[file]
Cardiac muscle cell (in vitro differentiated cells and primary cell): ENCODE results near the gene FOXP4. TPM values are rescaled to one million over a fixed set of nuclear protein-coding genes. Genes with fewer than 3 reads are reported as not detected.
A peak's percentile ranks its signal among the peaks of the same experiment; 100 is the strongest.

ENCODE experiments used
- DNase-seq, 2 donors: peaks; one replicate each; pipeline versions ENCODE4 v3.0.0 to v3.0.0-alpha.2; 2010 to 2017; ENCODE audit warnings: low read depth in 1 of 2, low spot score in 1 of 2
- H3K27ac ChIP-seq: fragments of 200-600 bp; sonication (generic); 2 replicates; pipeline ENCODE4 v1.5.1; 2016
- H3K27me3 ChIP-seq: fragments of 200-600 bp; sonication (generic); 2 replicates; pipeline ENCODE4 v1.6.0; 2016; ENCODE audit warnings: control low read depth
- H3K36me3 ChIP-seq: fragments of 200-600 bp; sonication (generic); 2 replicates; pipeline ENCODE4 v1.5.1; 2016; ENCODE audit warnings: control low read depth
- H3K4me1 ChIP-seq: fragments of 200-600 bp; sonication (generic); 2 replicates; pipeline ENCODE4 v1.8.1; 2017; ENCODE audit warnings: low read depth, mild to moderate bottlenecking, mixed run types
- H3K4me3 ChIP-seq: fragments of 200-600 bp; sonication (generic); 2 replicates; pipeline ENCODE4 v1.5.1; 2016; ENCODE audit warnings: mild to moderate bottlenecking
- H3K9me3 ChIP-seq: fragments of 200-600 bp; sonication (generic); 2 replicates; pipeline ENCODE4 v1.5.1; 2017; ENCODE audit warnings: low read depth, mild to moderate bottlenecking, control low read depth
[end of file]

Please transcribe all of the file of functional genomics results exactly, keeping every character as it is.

Cardiac muscle cell (in vitro differentiated cells and primary cell): ENCODE results near the gene FOXP4. TPM values are rescaled to one million over a fixed set of nuclear protein-coding genes. Genes with fewer than 3 reads are reported as not detected.
A peak's percentile ranks its signal among the peaks of the same experiment; 100 is the strongest.

ENCODE experiments used
- DNase-seq, 2 donors: peaks; one replicate each; pipeline versions ENCODE4 v3.0.0 to v3.0.0-alpha.2; 2010 to 2017; ENCODE audit warnings: low read depth in 1 of 2, low spot score in 1 of 2
- H3K27ac ChIP-seq: fragments of 200-600 bp; sonication (generic); 2 replicates; pipeline ENCODE4 v1.5.1; 2016
- H3K27me3 ChIP-seq: fragments of 200-600 bp; sonication (generic); 2 replicates; pipeline ENCODE4 v1.6.0; 2016; ENCODE audit warnings: control low read depth
- H3K36me3 ChIP-seq: fragments of 200-600 bp; sonication (generic); 2 replicates; pipeline ENCODE4 v1.5.1; 2016; ENCODE audit warnings: control low read depth
- H3K4me1 ChIP-seq: fragments of 200-600 bp; sonication (generic); 2 replicates; pipeline ENCODE4 v1.8.1; 2017; ENCODE audit warnings: low read depth, mild to moderate bottlenecking, mixed run types
- H3K4me3 ChIP-seq: fragments of 200-600 bp; sonication (generic); 2 replicates; pipeline ENCODE4 v1.5.1; 2016; ENCODE audit warnings: mild to moderate bottlenecking
- H3K9me3 ChIP-seq: fragments of 200-600 bp; sonication (generic); 2 replicates; pipeline ENCODE4 v1.5.1; 2017; ENCODE audit warnings: low read depth, mild to moderate bottlenecking, control low read depth